To better serve the needs of limousine operators, Federal Coach has revamped its product line, cut prices across-the-board, and beefed up its customer service team.
This “reintroduction” into the VIP market began in late 2003, according to Danny Aldridge, national sales manager of Federal’s VIP/limousine division.
“Although we have cut our prices, we have not changed the quality of our vehicles on any level,” says Aldridge, an industry veteran whose roots in limousine manufacturing date back over two decades.
Federal has made a number of new additions to its product line, including the Orleans “party car” limousine for night-out and wedding jobs; a five-door corporate stretch; a Li-passenger Grand II minibus; a 24-passenger Imperial II minibus; and an 18-passenger Majestic minibus, all with limousine-style interiors.
When designing each of its new vehicles, Federal took the needs of operators as seriously as the comfort of the passengers who would be riding in them.
To better accommodate operators who prefer Cadillac stretches, Federal relocated the spare lire on the Deville to expand the cargo capacity. The company also has given chauffeurs additional legroom by moving the driver seal and the divider backwards.
“The customers in the back won’t miss those three inches, but a driver with long legs will surely notice the difference,” Aldridge says.
Because the Grand II seats less than 16 passengers (including the driver), chauffeurs are not required to get a Commercial Driver’s License in most states. According to federal requirements, the smaller passenger capacity also allows operators to maintain lower insurance minimums for interstate commerce, according to federal requirements-$1.5 million instead of $5 million required by the Department of Transportation for buses.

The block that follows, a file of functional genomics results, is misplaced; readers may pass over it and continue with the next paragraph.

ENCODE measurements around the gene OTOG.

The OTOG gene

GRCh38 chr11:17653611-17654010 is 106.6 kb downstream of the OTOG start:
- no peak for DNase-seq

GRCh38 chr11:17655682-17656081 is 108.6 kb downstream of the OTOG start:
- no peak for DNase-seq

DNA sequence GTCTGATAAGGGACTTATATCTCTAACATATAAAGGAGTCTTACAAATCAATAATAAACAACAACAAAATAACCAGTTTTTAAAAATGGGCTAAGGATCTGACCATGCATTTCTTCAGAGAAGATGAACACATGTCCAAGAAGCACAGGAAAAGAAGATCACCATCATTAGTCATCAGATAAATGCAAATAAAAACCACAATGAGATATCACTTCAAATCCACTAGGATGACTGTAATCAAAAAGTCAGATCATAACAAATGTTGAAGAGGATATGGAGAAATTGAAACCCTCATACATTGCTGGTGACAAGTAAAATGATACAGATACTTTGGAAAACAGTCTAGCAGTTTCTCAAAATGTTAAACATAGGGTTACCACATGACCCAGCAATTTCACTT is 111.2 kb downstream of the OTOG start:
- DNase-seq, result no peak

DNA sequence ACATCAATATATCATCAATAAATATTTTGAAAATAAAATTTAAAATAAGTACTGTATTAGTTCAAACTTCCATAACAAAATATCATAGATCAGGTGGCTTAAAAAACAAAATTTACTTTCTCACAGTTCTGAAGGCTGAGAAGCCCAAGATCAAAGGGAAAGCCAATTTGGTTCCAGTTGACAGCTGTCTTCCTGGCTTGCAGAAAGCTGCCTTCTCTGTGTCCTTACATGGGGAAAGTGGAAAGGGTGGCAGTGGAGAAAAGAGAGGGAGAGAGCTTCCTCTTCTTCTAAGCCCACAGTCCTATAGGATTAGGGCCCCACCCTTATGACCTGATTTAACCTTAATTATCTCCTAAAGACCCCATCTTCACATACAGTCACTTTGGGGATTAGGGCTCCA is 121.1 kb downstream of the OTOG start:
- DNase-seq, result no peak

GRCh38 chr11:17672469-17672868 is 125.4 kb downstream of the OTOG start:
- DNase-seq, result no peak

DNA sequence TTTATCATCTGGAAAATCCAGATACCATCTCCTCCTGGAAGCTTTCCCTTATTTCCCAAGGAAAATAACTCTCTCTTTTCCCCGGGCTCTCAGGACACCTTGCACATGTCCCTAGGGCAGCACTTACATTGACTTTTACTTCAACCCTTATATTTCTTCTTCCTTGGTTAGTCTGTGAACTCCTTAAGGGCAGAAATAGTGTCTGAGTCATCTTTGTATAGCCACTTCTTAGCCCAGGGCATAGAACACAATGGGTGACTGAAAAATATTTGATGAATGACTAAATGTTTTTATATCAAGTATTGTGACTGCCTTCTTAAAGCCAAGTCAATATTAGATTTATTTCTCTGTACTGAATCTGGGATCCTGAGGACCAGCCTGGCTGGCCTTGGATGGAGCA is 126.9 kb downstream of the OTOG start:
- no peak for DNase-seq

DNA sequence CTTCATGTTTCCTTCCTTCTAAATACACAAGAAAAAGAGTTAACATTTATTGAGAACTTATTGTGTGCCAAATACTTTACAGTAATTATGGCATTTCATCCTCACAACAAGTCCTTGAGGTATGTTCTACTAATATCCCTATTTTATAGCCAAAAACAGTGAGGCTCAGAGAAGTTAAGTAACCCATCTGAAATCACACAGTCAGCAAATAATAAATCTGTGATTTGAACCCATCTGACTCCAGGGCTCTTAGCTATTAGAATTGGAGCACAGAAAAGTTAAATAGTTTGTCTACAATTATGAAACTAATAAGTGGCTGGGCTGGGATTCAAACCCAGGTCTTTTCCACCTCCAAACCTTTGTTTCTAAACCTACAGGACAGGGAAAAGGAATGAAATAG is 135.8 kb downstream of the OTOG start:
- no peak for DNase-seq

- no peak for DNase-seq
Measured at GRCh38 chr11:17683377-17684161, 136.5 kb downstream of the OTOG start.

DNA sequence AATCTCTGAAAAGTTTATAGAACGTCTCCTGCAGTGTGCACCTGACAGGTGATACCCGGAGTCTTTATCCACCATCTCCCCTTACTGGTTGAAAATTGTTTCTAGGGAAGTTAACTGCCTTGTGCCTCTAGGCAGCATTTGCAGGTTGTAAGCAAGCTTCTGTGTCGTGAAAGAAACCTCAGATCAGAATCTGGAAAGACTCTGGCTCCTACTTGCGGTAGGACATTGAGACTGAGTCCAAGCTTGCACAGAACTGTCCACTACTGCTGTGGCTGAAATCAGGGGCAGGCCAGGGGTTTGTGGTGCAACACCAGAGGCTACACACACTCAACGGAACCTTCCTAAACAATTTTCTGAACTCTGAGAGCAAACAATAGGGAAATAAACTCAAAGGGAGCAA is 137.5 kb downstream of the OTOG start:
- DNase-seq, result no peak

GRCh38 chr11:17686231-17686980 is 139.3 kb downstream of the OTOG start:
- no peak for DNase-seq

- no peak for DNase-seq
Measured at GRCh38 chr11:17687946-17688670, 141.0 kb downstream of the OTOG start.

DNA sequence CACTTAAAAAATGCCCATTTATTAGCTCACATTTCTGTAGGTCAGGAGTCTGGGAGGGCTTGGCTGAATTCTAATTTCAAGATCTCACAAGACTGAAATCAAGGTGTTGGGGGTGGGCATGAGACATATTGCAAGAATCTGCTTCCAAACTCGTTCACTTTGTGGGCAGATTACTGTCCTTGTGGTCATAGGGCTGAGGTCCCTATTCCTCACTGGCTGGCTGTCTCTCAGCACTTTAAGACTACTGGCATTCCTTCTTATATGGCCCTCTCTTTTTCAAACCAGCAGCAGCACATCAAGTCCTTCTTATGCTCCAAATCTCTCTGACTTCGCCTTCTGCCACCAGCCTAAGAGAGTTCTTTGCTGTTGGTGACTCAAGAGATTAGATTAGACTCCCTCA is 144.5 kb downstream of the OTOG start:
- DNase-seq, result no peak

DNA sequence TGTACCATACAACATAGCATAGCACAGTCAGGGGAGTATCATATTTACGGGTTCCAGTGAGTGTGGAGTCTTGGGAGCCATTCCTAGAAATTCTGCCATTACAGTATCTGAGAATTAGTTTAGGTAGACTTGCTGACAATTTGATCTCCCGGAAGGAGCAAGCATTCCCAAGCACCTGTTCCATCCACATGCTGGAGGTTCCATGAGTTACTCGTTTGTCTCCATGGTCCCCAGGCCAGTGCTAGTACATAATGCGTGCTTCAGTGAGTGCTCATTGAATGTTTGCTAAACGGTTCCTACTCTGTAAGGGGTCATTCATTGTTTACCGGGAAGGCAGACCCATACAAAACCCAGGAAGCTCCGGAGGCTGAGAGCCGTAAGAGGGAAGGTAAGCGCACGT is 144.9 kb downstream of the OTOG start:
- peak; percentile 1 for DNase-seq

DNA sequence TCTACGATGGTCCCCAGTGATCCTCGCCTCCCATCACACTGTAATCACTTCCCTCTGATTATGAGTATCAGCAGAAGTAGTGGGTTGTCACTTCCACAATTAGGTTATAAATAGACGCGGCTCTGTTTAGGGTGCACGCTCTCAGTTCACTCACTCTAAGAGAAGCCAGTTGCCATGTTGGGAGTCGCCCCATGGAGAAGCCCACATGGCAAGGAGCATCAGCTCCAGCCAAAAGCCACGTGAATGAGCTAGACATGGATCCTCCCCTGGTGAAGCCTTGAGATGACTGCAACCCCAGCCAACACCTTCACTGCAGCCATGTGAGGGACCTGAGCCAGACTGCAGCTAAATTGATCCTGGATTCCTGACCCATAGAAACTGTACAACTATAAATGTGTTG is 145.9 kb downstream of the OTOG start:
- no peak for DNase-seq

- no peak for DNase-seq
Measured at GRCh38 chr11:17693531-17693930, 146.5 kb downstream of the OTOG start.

“We built the Grand II to give operators another alternative for their fleets that falls right at the price point of a 120-inch limousine,” Aldridge notes.
Federal is able to maintain quality and focus on innovation because it handles all aspects of manufacturing. The company has its own fiberglass, stainless steel, upholstery, metal fabrication, vacuum forming, powder coating and wood shops.
“This reduces our reliance on outsourced products and the cost and time constraints imposed by others,” Aldridge says. “It also allows greater flexibility to make one of a kind, special request vehicles.”
Founded in 1989, Federal Coach has been certified QVM and CMC coachbuilders for as long as the programs have existed. Over the years, the Fort Smith, Ark.- based company focused on building primarily funeral vehicles and shuttle buses, but all that has changed, Aldridge notes.
Customer service and limousine operator satisfaction are top priorities. Federal has established a financing support program, cut prices by an average of 10% per vehicle, and is now openly taking trade-ins, something it rarely did in the past.
“For the model year 200-1, our new directions and products have resulted in over a 200% increase in sales of VIP products over 2003.” Aldridge concludes.